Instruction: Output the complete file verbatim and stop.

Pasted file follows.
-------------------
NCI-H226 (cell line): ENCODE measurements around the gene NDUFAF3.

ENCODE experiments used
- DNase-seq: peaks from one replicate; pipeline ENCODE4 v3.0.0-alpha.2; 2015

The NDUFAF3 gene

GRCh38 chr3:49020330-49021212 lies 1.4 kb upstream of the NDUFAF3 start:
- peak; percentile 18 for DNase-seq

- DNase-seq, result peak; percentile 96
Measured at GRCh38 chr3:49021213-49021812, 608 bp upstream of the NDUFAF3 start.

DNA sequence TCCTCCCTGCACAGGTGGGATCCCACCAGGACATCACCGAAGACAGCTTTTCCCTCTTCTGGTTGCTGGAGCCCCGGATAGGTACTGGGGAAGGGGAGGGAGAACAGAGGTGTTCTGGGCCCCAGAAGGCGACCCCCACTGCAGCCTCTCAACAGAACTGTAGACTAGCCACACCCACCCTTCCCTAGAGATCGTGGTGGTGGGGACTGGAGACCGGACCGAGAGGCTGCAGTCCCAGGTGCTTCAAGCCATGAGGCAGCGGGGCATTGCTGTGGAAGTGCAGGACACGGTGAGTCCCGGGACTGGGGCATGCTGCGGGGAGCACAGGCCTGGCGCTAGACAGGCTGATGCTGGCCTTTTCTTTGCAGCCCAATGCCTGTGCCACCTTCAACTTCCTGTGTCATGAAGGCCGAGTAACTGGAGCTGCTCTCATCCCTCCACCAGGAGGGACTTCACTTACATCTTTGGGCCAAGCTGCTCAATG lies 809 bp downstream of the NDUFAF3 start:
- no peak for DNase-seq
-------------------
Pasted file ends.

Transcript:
NCI-H226 (cell line): ENCODE measurements around the gene NDUFAF3.

ENCODE experiments used
- DNase-seq: peaks from one replicate; pipeline ENCODE4 v3.0.0-alpha.2; 2015

The NDUFAF3 gene

GRCh38 chr3:49020330-49021212 lies 1.4 kb upstream of the NDUFAF3 start:
- peak; percentile 18 for DNase-seq

- DNase-seq, result peak; percentile 96
Measured at GRCh38 chr3:49021213-49021812, 608 bp upstream of the NDUFAF3 start.

DNA sequence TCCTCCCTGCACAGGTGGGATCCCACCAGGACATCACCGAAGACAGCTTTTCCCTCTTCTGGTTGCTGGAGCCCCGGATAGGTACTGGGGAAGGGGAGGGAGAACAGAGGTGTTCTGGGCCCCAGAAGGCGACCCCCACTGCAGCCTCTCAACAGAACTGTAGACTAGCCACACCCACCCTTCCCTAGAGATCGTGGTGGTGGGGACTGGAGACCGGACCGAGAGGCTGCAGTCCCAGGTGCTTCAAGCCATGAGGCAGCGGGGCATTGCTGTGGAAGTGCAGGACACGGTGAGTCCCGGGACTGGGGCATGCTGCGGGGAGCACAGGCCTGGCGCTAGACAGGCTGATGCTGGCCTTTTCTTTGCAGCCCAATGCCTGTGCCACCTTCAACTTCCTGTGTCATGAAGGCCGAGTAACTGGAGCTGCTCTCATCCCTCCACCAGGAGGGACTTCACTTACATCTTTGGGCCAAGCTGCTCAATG lies 809 bp downstream of the NDUFAF3 start:
- no peak for DNase-seq